|Cato Policy Analysis No. 312||August 11, 1998|
by Robert A. Anthony
Robert A. Anthony is Foundation Professor of Law at George Mason University School of Law in Arlington, Virginia.
The Constitution contemplates that our federal laws will be made by the people's elected representatives in Congress. But Congress, with the acquiescence of the Supreme Court, has delegated large chunks of lawmaking authority to the executive agencies. While agency-made law is a reality, it is legitimate only where the agency scrupulously observes the procedures Congress has specified for issuing regulations that are intended to have legally binding effect. Those procedures normally include publication of the proposed regulation, receipt of comments from the public, and publication of an explanation accompanying the final action. Regulations so issued are called "legislative rules."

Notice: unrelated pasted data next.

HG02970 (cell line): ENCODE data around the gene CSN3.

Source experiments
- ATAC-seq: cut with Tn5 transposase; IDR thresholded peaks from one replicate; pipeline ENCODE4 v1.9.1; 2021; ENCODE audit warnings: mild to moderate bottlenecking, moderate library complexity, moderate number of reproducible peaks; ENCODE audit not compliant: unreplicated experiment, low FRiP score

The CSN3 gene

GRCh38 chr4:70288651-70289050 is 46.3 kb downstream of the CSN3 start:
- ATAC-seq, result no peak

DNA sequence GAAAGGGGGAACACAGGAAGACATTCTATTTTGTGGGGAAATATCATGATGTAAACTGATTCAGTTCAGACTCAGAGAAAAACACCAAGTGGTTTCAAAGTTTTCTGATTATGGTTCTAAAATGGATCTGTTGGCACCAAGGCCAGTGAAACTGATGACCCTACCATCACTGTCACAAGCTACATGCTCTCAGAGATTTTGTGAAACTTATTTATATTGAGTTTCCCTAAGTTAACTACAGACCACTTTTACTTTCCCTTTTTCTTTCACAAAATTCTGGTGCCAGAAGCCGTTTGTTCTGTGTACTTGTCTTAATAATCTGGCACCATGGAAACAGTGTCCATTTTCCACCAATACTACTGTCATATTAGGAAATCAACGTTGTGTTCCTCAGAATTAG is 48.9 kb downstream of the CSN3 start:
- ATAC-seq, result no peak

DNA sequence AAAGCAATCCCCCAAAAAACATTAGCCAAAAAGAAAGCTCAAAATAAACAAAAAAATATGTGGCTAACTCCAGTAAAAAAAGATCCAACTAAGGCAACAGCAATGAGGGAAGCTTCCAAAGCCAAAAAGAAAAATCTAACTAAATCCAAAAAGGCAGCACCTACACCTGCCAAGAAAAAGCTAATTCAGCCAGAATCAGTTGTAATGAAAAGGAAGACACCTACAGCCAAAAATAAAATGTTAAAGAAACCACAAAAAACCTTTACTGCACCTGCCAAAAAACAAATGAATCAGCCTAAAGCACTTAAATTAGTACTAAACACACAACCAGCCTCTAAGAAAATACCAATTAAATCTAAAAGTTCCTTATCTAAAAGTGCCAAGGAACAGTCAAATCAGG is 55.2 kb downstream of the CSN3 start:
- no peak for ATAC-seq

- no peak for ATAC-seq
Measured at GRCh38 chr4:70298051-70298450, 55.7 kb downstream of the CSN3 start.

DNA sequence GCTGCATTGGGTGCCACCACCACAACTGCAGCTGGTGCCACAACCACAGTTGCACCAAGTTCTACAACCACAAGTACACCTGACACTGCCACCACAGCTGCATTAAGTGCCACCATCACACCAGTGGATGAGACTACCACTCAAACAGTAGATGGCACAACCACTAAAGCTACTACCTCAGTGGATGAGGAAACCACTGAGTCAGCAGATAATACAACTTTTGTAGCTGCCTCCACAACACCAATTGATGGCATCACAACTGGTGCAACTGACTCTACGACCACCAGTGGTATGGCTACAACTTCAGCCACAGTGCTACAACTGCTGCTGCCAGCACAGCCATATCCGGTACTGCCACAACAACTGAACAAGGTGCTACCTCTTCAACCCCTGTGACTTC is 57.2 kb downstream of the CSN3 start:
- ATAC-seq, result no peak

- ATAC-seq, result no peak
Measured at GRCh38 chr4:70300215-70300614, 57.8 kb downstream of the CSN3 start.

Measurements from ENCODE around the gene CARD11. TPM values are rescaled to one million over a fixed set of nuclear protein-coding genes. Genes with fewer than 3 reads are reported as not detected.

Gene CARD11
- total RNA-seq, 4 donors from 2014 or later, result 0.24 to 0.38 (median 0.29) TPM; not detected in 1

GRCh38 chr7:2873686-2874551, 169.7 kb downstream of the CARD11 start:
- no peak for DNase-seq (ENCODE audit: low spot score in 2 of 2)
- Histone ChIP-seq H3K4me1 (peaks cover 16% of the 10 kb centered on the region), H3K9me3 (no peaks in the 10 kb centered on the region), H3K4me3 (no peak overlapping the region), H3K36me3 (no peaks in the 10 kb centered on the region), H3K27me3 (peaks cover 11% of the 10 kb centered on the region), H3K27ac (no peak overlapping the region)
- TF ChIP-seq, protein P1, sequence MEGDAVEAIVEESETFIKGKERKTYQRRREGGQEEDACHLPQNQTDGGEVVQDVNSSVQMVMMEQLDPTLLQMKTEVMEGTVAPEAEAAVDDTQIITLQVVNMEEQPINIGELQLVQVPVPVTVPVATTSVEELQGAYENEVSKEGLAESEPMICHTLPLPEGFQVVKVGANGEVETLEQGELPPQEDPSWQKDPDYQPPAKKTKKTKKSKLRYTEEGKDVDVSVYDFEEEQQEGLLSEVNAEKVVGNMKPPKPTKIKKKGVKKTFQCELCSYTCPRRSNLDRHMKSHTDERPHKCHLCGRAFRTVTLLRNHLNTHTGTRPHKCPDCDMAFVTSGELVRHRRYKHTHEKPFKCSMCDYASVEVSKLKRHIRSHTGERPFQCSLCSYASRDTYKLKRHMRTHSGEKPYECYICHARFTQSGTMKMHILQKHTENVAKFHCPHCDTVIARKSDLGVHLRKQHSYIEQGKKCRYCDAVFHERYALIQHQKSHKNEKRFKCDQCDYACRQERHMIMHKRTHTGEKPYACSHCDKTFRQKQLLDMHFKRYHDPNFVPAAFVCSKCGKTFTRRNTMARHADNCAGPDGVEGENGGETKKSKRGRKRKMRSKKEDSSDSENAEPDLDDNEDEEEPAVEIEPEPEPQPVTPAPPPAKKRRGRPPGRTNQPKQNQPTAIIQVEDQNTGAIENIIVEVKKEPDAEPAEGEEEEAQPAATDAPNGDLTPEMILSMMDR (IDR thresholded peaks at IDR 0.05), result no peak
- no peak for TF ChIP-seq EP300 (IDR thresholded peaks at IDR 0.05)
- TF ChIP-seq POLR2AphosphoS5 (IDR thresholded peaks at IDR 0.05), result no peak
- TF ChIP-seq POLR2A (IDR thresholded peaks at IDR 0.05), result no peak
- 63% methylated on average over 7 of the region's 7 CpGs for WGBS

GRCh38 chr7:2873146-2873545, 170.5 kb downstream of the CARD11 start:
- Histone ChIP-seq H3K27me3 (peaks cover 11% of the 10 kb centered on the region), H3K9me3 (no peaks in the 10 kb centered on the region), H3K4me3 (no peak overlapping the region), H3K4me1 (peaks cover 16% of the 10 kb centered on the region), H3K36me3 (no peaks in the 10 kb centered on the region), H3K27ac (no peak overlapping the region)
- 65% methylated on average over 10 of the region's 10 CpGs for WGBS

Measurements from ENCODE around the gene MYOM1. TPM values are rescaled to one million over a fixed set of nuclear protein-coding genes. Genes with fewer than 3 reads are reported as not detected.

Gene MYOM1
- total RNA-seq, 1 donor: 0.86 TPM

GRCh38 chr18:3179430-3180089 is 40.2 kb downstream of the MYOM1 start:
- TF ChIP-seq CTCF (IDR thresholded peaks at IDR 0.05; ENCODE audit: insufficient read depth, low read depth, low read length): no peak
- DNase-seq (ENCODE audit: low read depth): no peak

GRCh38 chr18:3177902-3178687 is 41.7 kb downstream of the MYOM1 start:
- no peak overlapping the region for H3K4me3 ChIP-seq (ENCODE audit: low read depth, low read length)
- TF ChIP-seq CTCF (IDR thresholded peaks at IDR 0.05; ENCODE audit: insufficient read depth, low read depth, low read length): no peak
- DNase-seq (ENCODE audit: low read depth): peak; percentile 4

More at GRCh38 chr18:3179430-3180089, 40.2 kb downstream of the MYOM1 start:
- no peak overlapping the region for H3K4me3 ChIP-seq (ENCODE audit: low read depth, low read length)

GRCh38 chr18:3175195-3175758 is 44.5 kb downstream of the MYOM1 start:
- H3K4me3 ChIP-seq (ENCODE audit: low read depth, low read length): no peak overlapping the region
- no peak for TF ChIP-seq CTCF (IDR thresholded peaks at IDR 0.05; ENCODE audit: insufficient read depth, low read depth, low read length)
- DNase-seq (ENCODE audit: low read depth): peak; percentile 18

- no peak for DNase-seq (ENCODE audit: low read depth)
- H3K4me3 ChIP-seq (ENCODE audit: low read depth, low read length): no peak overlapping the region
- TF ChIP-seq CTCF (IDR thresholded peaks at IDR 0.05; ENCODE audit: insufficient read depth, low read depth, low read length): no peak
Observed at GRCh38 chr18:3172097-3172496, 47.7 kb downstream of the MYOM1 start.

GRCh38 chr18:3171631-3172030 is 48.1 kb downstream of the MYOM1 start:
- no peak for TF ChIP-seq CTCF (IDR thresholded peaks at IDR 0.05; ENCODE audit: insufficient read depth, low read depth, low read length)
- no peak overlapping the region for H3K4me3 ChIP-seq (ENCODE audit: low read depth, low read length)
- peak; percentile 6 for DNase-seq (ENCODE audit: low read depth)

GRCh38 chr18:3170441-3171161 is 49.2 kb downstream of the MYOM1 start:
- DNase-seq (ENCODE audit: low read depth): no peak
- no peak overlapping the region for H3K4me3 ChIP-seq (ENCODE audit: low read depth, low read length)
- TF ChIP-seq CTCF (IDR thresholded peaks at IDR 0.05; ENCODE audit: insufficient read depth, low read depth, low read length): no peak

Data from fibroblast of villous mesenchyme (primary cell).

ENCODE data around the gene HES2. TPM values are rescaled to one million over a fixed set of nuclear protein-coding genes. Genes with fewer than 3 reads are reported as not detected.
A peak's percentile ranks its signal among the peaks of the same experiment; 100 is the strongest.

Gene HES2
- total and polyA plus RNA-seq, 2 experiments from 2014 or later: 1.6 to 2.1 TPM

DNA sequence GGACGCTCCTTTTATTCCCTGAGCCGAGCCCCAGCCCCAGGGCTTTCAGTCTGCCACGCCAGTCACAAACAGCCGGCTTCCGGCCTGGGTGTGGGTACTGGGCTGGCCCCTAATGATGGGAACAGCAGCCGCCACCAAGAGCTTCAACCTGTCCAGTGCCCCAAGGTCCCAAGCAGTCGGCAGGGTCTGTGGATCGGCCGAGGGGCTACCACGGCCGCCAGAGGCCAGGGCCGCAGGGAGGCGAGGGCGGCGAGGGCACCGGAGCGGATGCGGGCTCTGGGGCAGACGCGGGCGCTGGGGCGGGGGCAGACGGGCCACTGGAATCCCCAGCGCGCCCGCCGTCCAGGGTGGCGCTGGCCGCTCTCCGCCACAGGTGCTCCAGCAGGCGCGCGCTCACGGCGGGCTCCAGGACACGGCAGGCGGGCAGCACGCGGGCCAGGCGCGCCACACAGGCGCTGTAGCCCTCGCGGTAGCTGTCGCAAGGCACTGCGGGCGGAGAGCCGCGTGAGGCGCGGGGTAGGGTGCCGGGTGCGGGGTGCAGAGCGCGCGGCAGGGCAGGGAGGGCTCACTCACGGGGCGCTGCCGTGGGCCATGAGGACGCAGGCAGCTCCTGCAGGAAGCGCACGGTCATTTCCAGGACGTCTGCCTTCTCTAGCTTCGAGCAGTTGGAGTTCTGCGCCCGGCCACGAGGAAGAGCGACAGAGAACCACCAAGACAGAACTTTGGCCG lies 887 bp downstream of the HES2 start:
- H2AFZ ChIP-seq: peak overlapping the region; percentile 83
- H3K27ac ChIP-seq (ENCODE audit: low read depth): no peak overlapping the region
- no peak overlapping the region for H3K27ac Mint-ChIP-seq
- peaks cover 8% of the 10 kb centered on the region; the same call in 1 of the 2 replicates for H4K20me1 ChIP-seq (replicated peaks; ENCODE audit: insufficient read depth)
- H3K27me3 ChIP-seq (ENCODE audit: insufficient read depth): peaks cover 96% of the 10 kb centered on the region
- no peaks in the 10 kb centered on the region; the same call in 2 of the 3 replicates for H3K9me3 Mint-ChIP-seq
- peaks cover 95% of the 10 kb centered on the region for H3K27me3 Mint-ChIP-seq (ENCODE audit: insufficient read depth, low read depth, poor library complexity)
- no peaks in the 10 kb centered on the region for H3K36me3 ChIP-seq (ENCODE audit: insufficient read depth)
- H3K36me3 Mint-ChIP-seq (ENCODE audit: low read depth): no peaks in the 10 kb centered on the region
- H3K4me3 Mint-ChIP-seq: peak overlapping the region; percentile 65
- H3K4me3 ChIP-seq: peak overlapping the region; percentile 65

All too often, though, agencies try to lay down binding rules without observing the procedures required by Congress. Those are called "nonlegislative rules." Agencies put forth memoranda, circulars, bulletins, guidance, manuals, press releases, policy statements, staff instructions, and similar informal documents. Even though those documents do not have legally binding effect, they have practical binding effect whenever the agencies use them to establish criteria that affect the rights and obligations of private persons. Except to the extent that such documents merely interpret existing law, it is improper to impose them with binding effect. Indeed, it is nothing short of autocratic or despotic for officials to take the unauthorized action of placing obligations on citizens without honoring the procedural requirements. The courts should strike down such actions, which have no place in our system of limited government under the rule of law.
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